Mendips header
 
 Home
 Overview maps
 Locality areas
  Cheddar Gorge
 Charterhouse
 Blackdown
 Burrington Combe
 Shipham & Rowberrow
 Crook Peak & Axbridge
 Banwell to Churchill
 Priddy
 Harptree & Smitham Hill
 Draycott & Westbury-sub
 -Mendip
 Wookey Hole & Ebbor
 Gorge
 Wells
 Great Elm & Vallis Vale
 Mells & the Wadbury Valley
 The Vobster area
 The Whatley area
 Torr Works & Asham Wood
 Beacon Hill
 Stoke St Michael & Oakhill
 Holwell & Nunney
 Shepton Mallet & Maesbury
 Gurney Slade & Emborough
 The Nettlebridge valley
 Geology
 Rocks of Mendips
 Fossils
 Geological timescale
 Ancient environments
 Geological structure
 Minerals and mines
  Minerals and mines
 Industrial archaeology
 Quarrying
  Stone as a resource
 Employment & the economy
 Quarrying & geodiversity
 Quarrying & the environment
 History of quarrying
 Caves and karst
 How caves form
 Dry valleys and gorges
 Dolines and sinkholes
 Mendip caves
 Going caving
 Hydrogeology
 Biodiversity
  Flora and fauna
 Typical Mendip habitats
 Special Mendip habitats
 Horseshoe bats
 Appendix of names
 Biodiversity of western
 Mendip
 Biodiversity of eastern
 Mendip
 External links
 Detailed site information
  Coal mining
  Mendip quarry companies
  East Mendip quarries
 Biodiversity of eastern
 Mendip
  West Mendip quarries
 Biodiversity of western
 Mendip
 Acknowledgements
 Site map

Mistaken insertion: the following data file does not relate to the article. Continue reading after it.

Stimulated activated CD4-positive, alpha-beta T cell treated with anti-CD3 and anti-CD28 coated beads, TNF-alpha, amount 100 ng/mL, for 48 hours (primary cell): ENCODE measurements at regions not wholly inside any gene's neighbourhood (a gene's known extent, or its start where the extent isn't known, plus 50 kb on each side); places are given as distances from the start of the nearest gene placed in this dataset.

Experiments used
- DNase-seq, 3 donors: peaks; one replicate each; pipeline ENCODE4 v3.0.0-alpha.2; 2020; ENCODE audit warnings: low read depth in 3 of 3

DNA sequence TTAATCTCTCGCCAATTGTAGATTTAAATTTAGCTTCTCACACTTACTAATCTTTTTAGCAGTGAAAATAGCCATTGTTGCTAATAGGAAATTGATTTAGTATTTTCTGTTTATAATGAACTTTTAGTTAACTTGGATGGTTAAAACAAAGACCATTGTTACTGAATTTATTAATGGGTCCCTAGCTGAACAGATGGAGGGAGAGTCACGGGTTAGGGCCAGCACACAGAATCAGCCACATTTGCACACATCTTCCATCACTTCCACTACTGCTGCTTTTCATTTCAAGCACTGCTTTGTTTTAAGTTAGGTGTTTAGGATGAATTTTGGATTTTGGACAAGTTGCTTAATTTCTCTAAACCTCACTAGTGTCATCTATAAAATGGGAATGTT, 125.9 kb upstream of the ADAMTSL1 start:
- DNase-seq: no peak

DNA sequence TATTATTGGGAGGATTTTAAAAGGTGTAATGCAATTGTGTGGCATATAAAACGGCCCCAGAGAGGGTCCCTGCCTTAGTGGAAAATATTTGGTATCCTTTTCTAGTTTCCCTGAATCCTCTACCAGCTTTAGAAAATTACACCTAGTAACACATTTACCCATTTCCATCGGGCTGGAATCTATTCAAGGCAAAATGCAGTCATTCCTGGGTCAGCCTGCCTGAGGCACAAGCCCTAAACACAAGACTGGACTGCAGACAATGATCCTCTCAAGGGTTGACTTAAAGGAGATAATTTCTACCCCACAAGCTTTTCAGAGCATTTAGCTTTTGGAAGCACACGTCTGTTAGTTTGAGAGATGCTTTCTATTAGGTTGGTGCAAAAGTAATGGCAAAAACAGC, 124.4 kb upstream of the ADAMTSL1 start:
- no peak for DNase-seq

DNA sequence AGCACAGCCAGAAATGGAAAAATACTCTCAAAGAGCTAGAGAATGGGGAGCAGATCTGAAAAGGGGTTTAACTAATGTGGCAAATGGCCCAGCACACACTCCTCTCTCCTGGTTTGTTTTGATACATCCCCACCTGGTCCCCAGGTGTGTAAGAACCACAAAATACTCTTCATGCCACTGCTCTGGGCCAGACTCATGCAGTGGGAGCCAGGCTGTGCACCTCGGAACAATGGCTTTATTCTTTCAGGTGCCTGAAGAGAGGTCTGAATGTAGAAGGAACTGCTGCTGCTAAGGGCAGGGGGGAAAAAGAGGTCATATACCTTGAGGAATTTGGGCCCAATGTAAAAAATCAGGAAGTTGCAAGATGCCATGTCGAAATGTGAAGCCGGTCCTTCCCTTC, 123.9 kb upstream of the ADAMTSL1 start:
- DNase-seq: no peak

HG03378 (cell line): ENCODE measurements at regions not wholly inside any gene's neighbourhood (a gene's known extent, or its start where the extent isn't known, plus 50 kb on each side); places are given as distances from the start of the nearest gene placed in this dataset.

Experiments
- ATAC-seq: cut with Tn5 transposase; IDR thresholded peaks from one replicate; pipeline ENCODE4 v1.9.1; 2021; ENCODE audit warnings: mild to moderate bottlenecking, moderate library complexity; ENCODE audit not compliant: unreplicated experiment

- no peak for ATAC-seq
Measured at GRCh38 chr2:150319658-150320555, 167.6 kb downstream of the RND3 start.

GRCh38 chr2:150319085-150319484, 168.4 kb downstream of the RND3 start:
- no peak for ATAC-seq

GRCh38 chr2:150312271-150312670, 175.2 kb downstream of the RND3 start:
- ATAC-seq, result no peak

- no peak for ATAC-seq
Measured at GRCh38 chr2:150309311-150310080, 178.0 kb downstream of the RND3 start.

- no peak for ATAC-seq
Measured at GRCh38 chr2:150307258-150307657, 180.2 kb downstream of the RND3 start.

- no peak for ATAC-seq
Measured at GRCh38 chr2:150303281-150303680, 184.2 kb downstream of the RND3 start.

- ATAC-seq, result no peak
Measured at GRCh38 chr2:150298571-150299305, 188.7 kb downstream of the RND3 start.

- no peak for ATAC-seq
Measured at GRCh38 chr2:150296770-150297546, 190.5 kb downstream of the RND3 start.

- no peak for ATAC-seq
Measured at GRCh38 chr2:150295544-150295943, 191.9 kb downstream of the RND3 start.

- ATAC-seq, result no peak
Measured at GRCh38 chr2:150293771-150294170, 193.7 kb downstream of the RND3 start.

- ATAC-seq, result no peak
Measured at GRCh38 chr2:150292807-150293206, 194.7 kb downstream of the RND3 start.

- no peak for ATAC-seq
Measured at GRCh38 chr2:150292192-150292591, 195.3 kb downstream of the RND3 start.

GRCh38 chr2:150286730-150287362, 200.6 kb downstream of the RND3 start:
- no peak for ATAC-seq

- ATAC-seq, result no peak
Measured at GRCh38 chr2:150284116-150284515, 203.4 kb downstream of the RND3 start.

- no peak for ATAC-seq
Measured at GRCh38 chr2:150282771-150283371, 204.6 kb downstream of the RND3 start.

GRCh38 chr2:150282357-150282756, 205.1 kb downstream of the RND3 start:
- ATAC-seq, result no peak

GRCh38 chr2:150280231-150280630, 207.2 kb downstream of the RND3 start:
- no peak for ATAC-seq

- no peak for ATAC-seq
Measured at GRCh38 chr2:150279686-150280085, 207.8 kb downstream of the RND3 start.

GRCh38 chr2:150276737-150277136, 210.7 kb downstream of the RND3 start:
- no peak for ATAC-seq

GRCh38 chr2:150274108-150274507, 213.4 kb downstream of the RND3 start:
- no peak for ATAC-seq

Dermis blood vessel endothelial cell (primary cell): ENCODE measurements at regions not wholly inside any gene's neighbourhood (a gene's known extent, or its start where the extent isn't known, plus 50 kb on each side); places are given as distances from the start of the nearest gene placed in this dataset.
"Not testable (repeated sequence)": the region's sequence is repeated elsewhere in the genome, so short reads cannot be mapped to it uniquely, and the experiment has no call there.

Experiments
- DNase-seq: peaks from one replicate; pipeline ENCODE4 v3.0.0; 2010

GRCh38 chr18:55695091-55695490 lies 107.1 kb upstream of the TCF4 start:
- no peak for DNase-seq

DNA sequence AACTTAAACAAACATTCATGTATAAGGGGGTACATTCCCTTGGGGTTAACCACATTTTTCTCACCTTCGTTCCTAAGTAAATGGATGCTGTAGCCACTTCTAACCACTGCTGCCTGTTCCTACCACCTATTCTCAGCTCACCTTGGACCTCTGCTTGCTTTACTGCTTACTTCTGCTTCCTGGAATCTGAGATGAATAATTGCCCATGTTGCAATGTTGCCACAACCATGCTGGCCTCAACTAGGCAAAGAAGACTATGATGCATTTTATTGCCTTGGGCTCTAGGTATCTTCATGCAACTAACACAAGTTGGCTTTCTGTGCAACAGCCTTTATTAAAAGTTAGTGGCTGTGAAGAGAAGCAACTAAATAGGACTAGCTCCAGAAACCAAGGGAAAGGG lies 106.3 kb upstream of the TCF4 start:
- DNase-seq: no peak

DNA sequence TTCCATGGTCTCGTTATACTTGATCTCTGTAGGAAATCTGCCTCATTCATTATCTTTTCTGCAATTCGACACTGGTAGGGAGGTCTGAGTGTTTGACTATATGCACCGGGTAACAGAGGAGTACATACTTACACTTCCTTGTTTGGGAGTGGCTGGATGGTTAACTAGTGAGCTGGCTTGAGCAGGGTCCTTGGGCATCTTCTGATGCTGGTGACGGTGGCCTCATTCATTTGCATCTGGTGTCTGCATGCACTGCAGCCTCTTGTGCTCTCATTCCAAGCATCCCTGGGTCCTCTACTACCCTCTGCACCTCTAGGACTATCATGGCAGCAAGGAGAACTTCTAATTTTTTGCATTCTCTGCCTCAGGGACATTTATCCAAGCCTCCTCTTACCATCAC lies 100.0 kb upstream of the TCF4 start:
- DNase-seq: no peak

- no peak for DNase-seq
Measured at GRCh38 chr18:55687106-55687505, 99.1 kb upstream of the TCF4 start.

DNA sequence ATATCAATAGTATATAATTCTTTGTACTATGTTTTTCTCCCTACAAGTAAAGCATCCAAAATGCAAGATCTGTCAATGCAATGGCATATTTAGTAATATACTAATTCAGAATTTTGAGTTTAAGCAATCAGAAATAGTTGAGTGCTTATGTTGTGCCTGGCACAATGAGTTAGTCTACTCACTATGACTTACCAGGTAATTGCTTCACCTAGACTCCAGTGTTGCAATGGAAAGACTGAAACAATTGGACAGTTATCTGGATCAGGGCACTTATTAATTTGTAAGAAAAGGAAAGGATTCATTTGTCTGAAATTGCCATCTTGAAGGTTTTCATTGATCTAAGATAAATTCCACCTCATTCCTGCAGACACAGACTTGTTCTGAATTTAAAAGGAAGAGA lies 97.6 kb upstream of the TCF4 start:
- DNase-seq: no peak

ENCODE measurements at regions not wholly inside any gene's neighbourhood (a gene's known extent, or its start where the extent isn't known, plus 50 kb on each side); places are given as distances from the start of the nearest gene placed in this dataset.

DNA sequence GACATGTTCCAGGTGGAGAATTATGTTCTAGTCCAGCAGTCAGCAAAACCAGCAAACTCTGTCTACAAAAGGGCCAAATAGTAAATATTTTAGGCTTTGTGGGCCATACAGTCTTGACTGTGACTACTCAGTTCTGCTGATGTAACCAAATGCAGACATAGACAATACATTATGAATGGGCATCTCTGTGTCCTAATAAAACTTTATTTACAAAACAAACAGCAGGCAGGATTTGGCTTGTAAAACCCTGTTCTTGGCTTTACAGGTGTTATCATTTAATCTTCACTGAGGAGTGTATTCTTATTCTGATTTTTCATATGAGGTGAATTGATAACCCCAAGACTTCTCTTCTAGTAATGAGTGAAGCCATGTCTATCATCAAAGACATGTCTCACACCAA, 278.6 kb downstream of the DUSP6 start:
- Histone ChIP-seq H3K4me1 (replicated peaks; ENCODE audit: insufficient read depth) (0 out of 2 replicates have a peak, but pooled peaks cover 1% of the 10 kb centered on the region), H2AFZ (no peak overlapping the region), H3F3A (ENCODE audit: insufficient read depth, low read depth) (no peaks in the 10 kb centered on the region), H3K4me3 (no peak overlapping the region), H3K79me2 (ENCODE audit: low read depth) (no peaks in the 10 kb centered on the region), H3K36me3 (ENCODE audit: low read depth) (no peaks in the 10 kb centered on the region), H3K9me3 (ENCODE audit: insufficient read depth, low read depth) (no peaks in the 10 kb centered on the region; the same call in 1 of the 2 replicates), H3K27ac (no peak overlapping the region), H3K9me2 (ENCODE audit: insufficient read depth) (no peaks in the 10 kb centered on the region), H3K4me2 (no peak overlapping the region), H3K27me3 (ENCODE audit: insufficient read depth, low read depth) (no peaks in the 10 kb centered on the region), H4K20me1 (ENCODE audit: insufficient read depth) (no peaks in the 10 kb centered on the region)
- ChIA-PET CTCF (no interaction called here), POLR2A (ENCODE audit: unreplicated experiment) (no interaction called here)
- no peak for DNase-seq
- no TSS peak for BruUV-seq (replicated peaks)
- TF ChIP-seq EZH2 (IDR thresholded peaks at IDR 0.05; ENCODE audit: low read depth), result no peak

Mendip caves
Introduction | Cheddar catchment | Wookey catchment | Burrington area | Eastern Mendip | Western Mendip

Cheddar Catchment

The largest caves in the Cheddar catchment occur along the southern side of Blackdown, around Charterhouse. These caves, GB Cave, Charterhouse Cave, Longwood Swallet, Manor Farm Swallet and the recently extended Upper Flood Swallet are classic examples of swallet caves. Relative to their size, this group of caves, especially GB Cave, are some of the most intensively studied in the world. All five major caves are similar with streamways, often well decorated with stalagmites, descending down to a sump or a choke, with up to four tiers of relict high-level phreatic passages.

The caves drain to Cheddar Risings. Above these large springs at the mouth of Cheddar Gorge there is a complex series of abandoned caves. The largest is Gough’s Cave, 2.1 km long, which intercepts the underground River Yeo, which has been followed upstream through several deep sumps.

GB Cave

Reservoir Hole
  Cheddar Caves

Discovered in 1898, this show cave is also one of Europe’s most important Upper Palaeolithic archaeological sites and the home of ‘Cheddar Man’, one of several skeletons found in the cave. Mitochondrial DNA from this skeleton was found to match that of a school teacher living nearby today. Several other smaller caves, Great Oones Hole, Long Hole and Gough’s Old Cave occur higher in the cliffs. Further up the gorge is Reservoir Hole, a relict cave system which once drained to Cheddar.

Upper Flood Swallet
goto the British Geological Survey home page